FIELD OF REIMS
On the 60th anniversary of Mercedes’ winning return to grand prix racing, we took a road trip to the remains of the circuit that hosted that era-defining victory
F1 Racing visits the remains of the former street circuit that hosted Mercedes’ memorable comeback victory in 1954
Sixty years ago this summer, Mercedes returned to top-fiight motor racing in the most emphatic possible way. As they rolled their stunning closed-bodied W196 ‘streamliners’ off the transporter, and Juan Manuel Fangio and Karl Kling roared to a dominant one-two at the French Grand Prix, they served notice that Formula 1 was going to change. Technically and operationally they redefined the state of the art, from the engineering quality of the car to the neat perfectionism of the crew.
Mercedes keep an immaculately preserved and fully functioning ‘streamliner’ in their Stuttgart museum. But what of the circuit that provided the venue for this pivotal moment in F1 history? What of Reims?
F1 Racing last passed by this way in 2002, en route to Magny-Cours for the French Grand Prix, and found the remnants of the circuit in a tragically sorry state. Happily, local enthusiasts have since embarked on a restoration project to preserve the crumbling pit buildings and grandstands that ank what was the main straight and remains, as ever, a public road.
European grands prix make for great road-trips – why y when you can drive and take in some F1 history along the way? As F1 Racing wafted through champagne country in an AMG E-class, bicycles stowed in the boot for the commute twixt hotel and circuit at our ultimate destination, the sun was beating down with the same ferocity that caused the road to break up in the 1959 French Grand Prix, leaving second-placed Phil Hill with a bloody face caused by a stray stone.
We’re in big-sky country. From the main road – the N31, part of the circuit but now a dual carriageway – the grandstands are like matchboxes in the middle distance. The hairpin at Virage de Thillois is now a roundabout, but the restaurant nearby is recognisable from contemporary photos. Pick the right exit and you’re on the main straight, heat haze shimmering above the surface where so many tense slipstreaming battles were fought. It’s straight, but not quite at, dipping and bobbing through the cornfields. This is where Giancarlo Baghetti dived out from behind Dan Gurney to clinch victory by a fraction of a second on his championship debut for Ferrari in 1961. The grandstands – now fenced off – and pit boxes have been treated to a lick of paint. You pull over to the side of the road and consider what it must have been like to work in these cramped quarters with the mercury rising consistently, as it always did on grand prix weekends. Your mind turns to the danger of working on the cars by the roadside; in the photo on the right, taken not long after the start of the 1958 grand prix, Juan Manuel Fangio (34) is passing Harry Schell (16), with Stirling Moss (8) in pursuit, as pit signallers and mechanics stand just inches away.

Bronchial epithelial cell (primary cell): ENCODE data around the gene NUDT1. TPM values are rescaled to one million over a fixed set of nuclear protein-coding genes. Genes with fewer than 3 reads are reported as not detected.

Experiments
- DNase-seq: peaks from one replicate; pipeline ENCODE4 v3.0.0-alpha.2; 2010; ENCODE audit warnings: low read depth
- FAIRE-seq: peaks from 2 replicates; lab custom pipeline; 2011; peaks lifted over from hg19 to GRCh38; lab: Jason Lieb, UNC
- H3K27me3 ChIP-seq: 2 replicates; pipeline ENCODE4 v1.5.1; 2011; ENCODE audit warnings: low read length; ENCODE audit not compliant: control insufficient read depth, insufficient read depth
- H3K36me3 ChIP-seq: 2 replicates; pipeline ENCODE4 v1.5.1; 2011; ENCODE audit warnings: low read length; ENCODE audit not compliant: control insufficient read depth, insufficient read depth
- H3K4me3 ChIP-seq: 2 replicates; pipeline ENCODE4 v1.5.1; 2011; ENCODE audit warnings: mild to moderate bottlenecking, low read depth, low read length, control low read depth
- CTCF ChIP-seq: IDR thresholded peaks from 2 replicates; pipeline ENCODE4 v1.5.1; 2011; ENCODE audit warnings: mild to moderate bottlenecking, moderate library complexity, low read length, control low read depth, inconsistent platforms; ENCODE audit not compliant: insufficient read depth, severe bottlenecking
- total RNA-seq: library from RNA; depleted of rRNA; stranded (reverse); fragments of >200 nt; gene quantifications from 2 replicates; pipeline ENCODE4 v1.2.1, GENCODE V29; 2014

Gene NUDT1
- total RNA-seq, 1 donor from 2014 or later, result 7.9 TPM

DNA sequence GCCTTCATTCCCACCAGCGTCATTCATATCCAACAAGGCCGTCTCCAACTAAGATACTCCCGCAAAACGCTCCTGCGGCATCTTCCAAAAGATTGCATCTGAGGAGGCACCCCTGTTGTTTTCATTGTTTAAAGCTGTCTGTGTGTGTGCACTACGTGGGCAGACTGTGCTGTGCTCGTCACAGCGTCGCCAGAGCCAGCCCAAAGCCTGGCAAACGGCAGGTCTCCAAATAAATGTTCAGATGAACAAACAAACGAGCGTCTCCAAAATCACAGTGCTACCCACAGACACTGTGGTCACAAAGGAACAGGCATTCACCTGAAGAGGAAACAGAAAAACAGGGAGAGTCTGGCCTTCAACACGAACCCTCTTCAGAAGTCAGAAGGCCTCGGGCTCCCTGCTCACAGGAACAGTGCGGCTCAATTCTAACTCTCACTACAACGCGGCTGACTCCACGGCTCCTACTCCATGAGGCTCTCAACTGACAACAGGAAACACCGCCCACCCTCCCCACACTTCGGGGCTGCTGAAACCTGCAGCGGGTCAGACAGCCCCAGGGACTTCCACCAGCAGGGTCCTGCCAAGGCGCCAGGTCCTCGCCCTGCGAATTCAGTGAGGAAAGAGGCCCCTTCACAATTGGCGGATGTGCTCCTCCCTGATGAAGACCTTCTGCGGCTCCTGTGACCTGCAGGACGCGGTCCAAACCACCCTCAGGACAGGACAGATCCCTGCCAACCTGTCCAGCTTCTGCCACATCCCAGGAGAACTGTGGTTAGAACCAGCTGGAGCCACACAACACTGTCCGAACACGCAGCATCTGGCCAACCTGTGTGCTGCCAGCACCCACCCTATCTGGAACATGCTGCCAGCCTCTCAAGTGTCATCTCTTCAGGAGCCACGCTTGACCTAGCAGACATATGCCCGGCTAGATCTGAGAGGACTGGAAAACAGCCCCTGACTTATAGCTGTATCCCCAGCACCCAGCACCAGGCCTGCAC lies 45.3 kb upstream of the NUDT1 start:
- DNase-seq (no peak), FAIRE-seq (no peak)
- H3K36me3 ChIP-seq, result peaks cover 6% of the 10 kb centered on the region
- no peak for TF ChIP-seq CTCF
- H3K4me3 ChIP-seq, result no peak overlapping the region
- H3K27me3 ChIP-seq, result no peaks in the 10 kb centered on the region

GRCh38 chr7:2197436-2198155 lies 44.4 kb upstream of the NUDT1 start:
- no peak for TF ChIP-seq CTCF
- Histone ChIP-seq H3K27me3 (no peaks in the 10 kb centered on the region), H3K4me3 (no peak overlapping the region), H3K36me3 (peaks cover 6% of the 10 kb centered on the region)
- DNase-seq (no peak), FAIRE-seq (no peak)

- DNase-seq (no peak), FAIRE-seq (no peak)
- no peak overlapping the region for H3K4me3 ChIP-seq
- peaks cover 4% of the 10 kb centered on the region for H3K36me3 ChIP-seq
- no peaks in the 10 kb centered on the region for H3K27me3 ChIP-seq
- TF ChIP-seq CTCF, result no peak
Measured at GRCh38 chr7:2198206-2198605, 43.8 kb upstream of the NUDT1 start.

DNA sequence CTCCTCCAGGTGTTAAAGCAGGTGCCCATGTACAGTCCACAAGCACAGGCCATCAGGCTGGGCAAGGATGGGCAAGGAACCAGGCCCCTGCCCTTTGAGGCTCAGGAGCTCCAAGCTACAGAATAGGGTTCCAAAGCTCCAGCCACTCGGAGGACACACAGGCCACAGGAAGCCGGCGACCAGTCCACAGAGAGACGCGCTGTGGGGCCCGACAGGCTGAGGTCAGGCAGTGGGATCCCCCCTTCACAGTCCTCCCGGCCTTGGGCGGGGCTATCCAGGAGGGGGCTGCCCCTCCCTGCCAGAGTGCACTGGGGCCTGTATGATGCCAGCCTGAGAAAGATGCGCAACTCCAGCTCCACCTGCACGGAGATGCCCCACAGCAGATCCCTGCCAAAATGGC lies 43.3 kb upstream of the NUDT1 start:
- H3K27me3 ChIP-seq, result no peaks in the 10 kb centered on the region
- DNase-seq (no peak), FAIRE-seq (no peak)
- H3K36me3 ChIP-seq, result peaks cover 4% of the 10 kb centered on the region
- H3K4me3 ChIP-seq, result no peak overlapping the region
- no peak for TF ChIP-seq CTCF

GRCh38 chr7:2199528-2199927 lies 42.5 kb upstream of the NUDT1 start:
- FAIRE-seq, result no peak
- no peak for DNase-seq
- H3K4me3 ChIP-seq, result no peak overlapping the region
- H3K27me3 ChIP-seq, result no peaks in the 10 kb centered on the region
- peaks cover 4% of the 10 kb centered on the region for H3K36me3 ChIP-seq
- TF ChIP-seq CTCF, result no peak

There’s another roundabout before you reach Gueux, the is-it-or-isn’t-it-at-out right-hander that claimed the life of Luigi Musso in ’58. Now, as then, there are no barriers; just a grass verge and the ploughed eld where Musso’s wrecked Ferrari tumbled to a halt on the tenth lap. The crossroads where the original circuit crossed its later iteration forces you to jink left and right before taking up the route, and it comes to a ragged and inconsequential termination a few hundred metres short of what was a hairpin at Muizon, where it rejoined the N31 for the straight run to Thillois.
Now the road, like this grand but dangerous circuit’s tenure as host of the French Grand Prix, just runs out.
Reims then and now: The 1958 French Grand Prix (right); and the restored remains of the track (left) with pit boxes and fenced-off grandstands